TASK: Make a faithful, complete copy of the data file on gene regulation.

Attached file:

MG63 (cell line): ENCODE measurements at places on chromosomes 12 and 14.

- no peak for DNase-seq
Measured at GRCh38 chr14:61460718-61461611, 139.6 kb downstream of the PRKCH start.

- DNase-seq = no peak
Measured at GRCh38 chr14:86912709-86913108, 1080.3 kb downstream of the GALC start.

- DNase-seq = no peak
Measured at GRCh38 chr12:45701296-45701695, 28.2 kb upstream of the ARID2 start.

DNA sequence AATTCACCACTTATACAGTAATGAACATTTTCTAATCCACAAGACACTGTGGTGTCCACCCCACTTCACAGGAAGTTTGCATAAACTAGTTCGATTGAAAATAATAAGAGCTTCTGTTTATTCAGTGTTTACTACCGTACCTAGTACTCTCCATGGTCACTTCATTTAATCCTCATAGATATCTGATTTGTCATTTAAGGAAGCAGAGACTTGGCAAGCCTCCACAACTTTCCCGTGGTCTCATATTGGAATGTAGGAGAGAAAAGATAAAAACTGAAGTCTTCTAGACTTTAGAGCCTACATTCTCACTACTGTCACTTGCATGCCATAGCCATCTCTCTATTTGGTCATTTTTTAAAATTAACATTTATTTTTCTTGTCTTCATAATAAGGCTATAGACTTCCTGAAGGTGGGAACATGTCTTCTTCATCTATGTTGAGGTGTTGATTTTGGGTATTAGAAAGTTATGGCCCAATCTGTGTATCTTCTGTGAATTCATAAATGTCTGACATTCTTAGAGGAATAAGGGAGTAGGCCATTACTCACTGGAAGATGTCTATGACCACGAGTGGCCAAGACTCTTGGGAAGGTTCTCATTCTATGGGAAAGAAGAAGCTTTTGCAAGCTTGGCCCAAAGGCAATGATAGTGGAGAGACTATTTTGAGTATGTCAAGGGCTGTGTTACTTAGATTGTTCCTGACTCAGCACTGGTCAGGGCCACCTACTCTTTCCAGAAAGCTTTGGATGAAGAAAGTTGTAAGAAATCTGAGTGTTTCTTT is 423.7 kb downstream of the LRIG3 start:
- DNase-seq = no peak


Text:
MG63 (cell line): ENCODE measurements at places on chromosomes 12 and 14.

- no peak for DNase-seq
Measured at GRCh38 chr14:61460718-61461611, 139.6 kb downstream of the PRKCH start.

- DNase-seq = no peak
Measured at GRCh38 chr14:86912709-86913108, 1080.3 kb downstream of the GALC start.

- DNase-seq = no peak
Measured at GRCh38 chr12:45701296-45701695, 28.2 kb upstream of the ARID2 start.

DNA sequence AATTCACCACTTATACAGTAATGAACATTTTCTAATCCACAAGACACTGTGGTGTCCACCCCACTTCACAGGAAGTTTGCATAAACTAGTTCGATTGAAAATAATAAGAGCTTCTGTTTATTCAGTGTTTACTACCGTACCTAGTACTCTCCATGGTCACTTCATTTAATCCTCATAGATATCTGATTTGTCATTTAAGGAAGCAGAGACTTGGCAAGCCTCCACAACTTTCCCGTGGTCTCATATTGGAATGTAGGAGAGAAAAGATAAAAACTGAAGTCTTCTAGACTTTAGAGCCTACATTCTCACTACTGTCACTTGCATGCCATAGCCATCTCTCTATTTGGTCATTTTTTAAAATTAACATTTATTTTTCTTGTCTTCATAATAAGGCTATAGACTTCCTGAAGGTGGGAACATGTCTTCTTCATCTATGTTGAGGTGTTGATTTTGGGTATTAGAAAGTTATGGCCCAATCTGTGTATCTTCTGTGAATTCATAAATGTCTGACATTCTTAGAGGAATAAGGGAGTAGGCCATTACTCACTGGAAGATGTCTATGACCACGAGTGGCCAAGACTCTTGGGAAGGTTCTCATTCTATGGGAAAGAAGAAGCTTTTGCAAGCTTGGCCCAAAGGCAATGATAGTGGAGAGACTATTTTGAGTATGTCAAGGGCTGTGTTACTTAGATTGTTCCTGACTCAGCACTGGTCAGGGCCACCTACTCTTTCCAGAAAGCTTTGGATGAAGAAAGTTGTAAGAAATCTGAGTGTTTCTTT is 423.7 kb downstream of the LRIG3 start:
- DNase-seq = no peak